by Matteo Morelli | Photos by Robin Ritoss
After hosting the event 12 years ago, Estonia welcomed back the European Championship to its capital, Tallinn. Tondiraba Ice Hall witnessed top quality skates and season bests from a lot of skaters, and a fierce competition that showed the pressure from the Olympic Games in Beijing is being felt by those qualified to participate.
The rhythm dance saw some new partnerships attending the European event for the first time, including Jasmine Tessari and Stephan Walker from Switzerland. Jasmine used to skate with Francesco Fioretti, which was also back at the competition with his new partner Carolina Moscheni, representing Italy.
Estonia’s Solene Mazingue and Marko Gaidajenko (pictured, right) were the first to qualify for the free dance. This was their first European: “I am really proud of ourselves as this season is quite a long one for us, competing in both junior and senior categories. I loved skating in the city where I was born and live,” Gaidajenko said.
Loicia Demougeot and Theo Le Mercier from France were also at their first European Championship, taking the available spot left by Gabriella Papadakis and Guillaume Cizeron’s withdrawal. They skated to their season’s best: “we know we can skate better, but we are happy with what we did. We wanted to make a good impression,” they said.
Russia’s Diana Davis and Gleb Smolkin also had their European debut, after earning a bronze medal at the Russian national championship. “We were a bit nervous,” said Smolkin. “We tried to do our best and we are happy to be here between the best European couples. We want to show what we can do and we want to achieve more in the future.”
At their third European championship together, Lithuania’s Alison Reed and Saulius Ambrulevicius delivered a very convincing rhythm dance.
“We were a little nervous, but we did our best. Our goal is to enjoy ourselves and show who we are as skaters”, Ambruvelicius said. With Allison being unable to obtain Lithuanian citizenship, they won’t be able to compete at the Olympics despite of having qualified. “That news was very hard to take. It was disappointing, but we have a plan for this season and will keep working on our goals,” Reed said.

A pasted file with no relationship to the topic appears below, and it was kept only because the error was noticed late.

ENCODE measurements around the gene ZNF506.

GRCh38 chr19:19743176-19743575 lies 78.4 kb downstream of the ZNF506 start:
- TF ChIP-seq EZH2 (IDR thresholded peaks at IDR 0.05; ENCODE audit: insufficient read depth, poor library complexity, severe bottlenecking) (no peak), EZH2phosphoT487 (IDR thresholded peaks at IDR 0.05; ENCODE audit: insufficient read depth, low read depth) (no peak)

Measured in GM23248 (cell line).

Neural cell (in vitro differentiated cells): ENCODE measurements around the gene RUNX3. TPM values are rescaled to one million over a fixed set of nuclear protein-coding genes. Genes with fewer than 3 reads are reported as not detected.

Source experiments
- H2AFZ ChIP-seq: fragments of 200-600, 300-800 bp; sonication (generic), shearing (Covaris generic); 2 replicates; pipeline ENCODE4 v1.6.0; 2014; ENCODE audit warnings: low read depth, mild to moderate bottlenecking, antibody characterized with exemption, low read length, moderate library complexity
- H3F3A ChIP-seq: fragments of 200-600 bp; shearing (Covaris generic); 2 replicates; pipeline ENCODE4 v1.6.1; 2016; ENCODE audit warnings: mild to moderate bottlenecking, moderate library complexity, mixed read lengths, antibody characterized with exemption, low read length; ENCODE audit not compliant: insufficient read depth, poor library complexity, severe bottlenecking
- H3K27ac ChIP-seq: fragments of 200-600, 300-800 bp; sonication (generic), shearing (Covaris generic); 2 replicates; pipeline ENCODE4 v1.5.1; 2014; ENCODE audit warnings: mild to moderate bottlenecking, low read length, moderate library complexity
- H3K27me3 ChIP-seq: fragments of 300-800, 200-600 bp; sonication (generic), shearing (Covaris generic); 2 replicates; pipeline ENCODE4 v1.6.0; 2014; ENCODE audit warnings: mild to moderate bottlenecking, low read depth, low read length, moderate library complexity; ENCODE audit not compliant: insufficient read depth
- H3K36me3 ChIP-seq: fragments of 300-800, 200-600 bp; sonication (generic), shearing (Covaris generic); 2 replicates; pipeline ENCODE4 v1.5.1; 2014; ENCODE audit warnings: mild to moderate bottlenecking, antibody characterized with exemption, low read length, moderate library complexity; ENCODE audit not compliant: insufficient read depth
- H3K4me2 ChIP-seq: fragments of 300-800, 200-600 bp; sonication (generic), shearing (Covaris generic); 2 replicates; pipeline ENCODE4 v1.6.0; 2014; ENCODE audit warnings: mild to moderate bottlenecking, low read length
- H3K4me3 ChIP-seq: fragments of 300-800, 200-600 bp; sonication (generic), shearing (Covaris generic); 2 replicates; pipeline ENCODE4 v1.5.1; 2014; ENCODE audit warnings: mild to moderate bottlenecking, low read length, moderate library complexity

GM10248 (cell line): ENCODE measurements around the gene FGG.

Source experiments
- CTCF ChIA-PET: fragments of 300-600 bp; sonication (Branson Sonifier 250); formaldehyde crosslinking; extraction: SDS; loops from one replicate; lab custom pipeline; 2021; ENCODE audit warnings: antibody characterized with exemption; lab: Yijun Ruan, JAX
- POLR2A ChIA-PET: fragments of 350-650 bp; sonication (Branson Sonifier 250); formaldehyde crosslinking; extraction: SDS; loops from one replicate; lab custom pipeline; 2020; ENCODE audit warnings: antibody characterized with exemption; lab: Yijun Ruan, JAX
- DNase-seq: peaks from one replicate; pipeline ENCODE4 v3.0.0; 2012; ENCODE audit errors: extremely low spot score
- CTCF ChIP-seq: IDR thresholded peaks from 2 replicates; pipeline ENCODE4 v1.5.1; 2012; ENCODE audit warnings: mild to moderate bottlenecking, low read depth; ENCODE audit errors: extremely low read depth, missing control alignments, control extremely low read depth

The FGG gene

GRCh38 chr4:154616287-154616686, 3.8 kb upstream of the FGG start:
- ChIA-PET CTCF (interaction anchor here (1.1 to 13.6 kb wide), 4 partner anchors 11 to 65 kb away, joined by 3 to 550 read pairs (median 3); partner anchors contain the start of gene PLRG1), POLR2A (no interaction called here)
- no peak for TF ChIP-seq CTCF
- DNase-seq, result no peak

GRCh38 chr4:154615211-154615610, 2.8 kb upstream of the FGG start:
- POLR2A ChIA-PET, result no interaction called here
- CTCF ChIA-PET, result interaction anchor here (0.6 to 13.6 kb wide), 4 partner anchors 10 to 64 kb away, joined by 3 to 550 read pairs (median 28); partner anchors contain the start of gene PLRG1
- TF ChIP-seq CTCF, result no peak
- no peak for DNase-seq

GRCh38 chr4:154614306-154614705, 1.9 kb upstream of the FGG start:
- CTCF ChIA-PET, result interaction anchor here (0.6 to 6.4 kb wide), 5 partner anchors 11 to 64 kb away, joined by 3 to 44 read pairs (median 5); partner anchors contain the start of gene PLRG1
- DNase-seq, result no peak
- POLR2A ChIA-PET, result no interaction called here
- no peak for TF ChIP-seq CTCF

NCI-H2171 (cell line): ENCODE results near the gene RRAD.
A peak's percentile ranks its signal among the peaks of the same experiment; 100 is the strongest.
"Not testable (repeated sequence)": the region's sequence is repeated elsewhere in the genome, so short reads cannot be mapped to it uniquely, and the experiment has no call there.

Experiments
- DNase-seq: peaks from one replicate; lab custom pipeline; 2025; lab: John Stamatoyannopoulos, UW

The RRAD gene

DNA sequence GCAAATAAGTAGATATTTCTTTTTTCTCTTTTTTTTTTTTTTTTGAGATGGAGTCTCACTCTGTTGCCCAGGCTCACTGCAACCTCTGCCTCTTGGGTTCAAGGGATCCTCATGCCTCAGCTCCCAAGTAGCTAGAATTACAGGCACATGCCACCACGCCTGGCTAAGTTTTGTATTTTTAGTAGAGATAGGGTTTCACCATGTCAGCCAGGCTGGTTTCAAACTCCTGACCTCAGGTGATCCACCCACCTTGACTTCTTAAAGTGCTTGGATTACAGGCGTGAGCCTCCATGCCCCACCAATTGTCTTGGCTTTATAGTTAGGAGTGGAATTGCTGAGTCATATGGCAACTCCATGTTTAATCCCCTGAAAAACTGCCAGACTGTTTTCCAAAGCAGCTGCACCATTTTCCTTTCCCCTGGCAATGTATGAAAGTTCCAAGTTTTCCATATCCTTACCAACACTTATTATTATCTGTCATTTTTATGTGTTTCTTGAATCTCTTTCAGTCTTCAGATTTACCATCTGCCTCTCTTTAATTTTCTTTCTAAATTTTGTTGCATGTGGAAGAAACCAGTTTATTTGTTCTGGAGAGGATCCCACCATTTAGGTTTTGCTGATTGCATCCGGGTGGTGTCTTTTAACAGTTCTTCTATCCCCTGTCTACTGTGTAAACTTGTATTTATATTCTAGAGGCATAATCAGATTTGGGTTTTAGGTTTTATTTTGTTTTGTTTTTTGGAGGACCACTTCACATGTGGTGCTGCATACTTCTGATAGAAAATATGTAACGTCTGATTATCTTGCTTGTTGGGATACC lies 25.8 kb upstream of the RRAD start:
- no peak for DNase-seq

Something that everyone was looking forward to was the battle between the two Spanish teams for the spot at the Olympic Games and world championship. The Spanish federation decided to give Olivia Smart and Adrian Diaz, and Sara Hurtado and Kirill Khaliavin three competitions to show their abilities, with the team earning the highest combined score winning the Olympic spot. The first two competitions, Finlandia Trophy and the Spanish nationals, were both won by Smart and Diaz.
“We felt very relaxed and we are not focusing on the Olympic race too much, as this is still a competition and anything can happen,” Smart said. “We went out there and had a solid performance, showing what we have been training for.”
“We’ve been taking each competition as a separate one,” Diaz continued. “We are focussing on ourselves, and we will try to do our best in the free.”
Sara Hurtado shared that they felt confident getting on the ice, but that it didn’t really translate into the score: “it has been a very intense season for us, so we are happy being able to keep up and not letting the nerves eat us alive.”
The rhythm dance ended with Italy’s Charlene Guignard and Marco Fabbri in third place, and two Russian couples at the top: Alexandra Stepanova and Ivan Bukin in second place, and the current European and world champions Victoria Sinitsina and Nikita Katsalapov.
The top couples shared their thoughts at the press conference.
Following their withdrawal from the free dance at Russian nationals, Sinitsina and Katsalapov were happy to be back at a completion of this calibre.